by H. Hong, P. Tsai, and C. Hsu

Several applications, such as smart cities, smart homes and smart hospitals adopt Internet of Things (IoT) networks to collect data from IoT devices. The incredible growing speed of the number of IoT devices congests the networks and the large amount of data, which are streamed to data centers for further analysis, overload the data centers. In this paper, we implement a fog computing platform that leverages end devices, edge networks, and data centers to serve the IoT applications. In this paper, we focus on implementing a fog computing platform, which dynamically pushes programs to the devices. The programs pushed to the devices pre-process the data before transmitting them over the Internet, which reduces the network traffic and the load of data centers. We survey the existing platforms and virtualization technologies, and leverage them to implement the fog computing platform. Moreover, we formulate a deployment problem of the programs. We propose an efficient heuristic deployment algorithm to solve the problem. We also implement an optimal algorithm for comparisons. We conduct experiments with a real testbed to evaluate our algorithms and fog computing platform. The proposed algorithm shows near-optimal performance, which only deviates from optimal algorithm by at most 2% in terms of satisfied requests. Moreover, the proposed algorithm runs in real-time, and is scalable. More precisely, it computes 1000 requests with 500 devices in < 2 seconds. Last, the implemented fog computing platform results in real-time deployment speed: it deploys 20 requests < 10 seconds.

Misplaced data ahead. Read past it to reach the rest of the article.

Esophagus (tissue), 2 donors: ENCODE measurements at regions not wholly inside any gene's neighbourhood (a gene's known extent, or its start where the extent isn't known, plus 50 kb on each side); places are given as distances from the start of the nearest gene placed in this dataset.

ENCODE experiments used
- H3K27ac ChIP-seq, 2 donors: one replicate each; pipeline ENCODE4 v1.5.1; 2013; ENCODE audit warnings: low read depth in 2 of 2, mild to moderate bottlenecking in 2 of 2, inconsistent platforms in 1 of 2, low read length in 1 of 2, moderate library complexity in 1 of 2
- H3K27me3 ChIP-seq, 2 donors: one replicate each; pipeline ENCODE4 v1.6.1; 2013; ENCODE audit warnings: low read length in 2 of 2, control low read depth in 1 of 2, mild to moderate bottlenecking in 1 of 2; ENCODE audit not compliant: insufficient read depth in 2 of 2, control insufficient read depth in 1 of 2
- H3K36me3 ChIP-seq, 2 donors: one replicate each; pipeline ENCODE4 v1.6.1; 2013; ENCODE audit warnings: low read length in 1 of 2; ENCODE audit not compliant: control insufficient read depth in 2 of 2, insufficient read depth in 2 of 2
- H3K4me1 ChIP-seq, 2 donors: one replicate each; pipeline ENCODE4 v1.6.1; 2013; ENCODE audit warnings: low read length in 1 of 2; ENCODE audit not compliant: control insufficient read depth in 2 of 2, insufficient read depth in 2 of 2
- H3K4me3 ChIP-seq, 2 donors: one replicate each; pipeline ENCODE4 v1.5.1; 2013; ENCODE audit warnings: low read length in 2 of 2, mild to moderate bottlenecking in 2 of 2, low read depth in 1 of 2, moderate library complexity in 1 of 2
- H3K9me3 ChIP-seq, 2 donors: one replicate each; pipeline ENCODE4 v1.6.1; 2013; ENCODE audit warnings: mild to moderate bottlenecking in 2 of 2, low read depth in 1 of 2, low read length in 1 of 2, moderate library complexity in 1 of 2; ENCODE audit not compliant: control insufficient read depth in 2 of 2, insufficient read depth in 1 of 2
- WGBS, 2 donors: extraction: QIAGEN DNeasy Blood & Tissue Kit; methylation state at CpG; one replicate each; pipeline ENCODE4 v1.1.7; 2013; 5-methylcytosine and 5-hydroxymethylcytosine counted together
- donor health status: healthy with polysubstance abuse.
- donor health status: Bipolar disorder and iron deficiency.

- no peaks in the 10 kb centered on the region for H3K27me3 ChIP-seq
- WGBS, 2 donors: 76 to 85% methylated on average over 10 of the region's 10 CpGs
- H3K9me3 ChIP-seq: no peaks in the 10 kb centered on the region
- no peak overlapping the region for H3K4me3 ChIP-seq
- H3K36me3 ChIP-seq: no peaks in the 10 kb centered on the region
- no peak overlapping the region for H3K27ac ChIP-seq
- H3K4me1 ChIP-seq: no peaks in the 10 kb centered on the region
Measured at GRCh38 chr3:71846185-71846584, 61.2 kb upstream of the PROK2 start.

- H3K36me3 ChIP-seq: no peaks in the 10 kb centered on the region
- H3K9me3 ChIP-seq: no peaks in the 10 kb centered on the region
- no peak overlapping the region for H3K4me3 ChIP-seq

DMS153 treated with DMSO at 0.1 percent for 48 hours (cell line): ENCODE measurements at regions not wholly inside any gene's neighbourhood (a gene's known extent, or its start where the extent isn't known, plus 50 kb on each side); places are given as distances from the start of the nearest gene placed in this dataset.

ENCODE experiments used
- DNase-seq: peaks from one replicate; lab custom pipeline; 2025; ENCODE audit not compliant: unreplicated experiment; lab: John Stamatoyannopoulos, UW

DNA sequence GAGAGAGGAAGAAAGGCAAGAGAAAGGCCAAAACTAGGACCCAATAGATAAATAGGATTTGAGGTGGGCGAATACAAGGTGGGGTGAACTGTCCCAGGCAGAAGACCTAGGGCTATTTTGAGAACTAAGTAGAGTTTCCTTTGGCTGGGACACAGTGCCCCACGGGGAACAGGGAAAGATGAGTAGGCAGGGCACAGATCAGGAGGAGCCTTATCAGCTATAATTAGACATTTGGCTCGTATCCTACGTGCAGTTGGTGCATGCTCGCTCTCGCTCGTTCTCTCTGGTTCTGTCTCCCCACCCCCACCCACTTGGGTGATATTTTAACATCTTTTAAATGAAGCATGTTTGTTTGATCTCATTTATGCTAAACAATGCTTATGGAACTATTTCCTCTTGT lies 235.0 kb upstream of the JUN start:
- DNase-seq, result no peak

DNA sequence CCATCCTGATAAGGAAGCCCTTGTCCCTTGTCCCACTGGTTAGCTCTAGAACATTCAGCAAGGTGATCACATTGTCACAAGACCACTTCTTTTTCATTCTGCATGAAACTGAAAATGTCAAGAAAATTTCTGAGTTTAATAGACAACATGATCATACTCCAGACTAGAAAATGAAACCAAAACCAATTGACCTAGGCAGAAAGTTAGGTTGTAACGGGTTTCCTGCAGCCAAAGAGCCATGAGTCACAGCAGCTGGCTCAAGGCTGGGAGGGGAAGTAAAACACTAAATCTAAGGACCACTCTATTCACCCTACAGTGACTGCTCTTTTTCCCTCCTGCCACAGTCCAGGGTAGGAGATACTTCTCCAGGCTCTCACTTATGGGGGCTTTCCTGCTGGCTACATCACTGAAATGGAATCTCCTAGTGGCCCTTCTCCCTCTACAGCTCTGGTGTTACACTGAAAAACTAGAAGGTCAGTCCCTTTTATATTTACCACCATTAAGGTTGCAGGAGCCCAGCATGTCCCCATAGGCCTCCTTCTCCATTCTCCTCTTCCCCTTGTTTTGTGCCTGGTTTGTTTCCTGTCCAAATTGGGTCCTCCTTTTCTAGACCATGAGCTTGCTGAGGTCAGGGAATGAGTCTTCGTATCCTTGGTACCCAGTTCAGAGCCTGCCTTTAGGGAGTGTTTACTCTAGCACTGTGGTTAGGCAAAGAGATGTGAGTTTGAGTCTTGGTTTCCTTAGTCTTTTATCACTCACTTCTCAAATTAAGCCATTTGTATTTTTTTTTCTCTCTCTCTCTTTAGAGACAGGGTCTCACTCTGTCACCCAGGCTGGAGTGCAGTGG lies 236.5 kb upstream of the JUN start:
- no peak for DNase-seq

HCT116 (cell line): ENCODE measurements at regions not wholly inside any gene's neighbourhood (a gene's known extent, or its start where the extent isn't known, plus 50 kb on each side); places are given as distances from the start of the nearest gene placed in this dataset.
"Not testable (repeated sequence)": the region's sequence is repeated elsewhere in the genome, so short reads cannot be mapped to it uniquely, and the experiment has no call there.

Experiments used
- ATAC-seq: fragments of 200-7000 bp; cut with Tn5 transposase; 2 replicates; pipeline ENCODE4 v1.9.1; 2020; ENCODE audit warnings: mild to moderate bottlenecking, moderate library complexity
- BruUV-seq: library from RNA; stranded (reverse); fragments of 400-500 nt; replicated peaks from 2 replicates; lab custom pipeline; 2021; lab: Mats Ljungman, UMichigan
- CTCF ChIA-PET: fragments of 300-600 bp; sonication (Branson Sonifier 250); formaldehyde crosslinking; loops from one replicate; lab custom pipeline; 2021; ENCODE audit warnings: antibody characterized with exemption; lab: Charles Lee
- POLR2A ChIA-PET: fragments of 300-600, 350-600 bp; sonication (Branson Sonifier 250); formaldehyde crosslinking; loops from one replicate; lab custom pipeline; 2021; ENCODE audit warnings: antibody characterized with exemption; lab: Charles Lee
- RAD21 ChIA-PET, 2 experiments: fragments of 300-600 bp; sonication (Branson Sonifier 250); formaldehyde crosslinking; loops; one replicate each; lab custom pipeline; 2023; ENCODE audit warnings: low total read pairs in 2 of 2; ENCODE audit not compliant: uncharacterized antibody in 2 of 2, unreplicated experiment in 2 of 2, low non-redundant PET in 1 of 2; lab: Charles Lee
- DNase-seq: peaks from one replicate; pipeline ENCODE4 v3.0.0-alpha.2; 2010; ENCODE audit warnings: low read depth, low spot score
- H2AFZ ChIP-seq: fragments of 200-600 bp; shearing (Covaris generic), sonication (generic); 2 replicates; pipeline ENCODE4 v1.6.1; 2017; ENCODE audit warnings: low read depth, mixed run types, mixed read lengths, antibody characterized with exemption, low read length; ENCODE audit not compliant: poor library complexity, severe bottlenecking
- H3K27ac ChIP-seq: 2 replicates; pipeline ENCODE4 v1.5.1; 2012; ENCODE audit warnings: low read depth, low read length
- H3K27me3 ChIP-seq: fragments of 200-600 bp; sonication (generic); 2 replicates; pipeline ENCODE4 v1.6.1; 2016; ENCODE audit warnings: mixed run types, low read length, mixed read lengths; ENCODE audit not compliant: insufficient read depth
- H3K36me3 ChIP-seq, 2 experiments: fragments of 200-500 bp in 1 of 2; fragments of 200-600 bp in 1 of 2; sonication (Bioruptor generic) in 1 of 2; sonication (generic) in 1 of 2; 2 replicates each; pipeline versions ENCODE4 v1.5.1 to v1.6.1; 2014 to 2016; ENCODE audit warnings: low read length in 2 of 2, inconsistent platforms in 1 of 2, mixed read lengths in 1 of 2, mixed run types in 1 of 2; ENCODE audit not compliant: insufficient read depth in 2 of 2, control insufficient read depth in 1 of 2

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  1. H. Hong, P. Tsai, and C. Hsu, “Dynamic module deployment in a fog computing platform,” in Proc. of Asia-Pacific Network Operations and Management Symposium (APNOMS’16), Kanazawa, Japan, October 2016, Best Paper Award. 
  2. H. Hong, J. Chuang, and C. Hsu, “Animation rendering on multimedia fog computing platforms,” in Proc. of IEEE International Conference on Cloud Computing Technology and Science (CloudCom’16), Luxembourg City, Luxembourg, December 2016.
  3. H. Hong, T. El-Ganainy, C. Hsu, K. Harras, and M. Hefeeda. Disseminating multi-layer multimedia content over challenged networks.IEEE Transactions on Multimedia, page Accept to appear, 2017.
  4. P. Tsai, H. Hong, A. Cheng, and C. Hsu, “Distributed Analytics in Fog Computing Platforms Using Tensorflow and Kubernetes,” in Proc. of Asia-Pacific Network Operations and Management Symposium (APNOMS’17), Seoul, Korea, September 2017 (Accepted to appear.)
  5. H. Hong, P. Tsai, A. Cheng, and C. Hsu, “Supporting Internet-of-Things Analytics in a Fog Computing Platform,” in Proc. of IEEE International Conference on Cloud Computing Technology and Science (CloudCom’17), Hong Kong, China, December 2017. (Under review.)
  6. C. Hsieh, Y. Li, C. Hsu, Y. Kuo, C. Chen, J. Sheu, and C. Hsu, “Demo: Stream Processing of Software-Defined Video Analytics on a Smart Campus”, in Proc. of IEEE International Conference on Big Data Intelligence and Computing (dataCom’19), Demo Session, November, 2019 (Accepted to appear.)


    • Dynamic module deployment in a fog computing platform

    • Fog Computing Platform


National Tsing Hua University, HsinChu, Taiwan

  • Cheng-Hsin Hsu (Professor)
  • Hua-Jun Hong (Ph.D. Student)
  • Pei Hsuan Tsai (Graduate Student)
  • Zhu-Tong Huang (Graduate Student)
  • Yu-Rong Wang (Graduate Student)
  • Yu-Chen Hsieh (Graduate Student)
  • An-Chieh Zheng (Undergraduate Student)
  • Guan-Wei Chen (Undergraduate Student)
  • Jo-Chi Chuang (Undergraduate Student)


  • Nalini Venkatasubramanian (Professor), University of California, Irvine
  • Yusuf Sarwar (Postdoctoral), University of California, Irvine
  • Guoxi Wang (Ph.D. Student), University of California, Irvine
  • Qiuxi Zhu (Ph.D. Student), University of California, Irvine

Contact us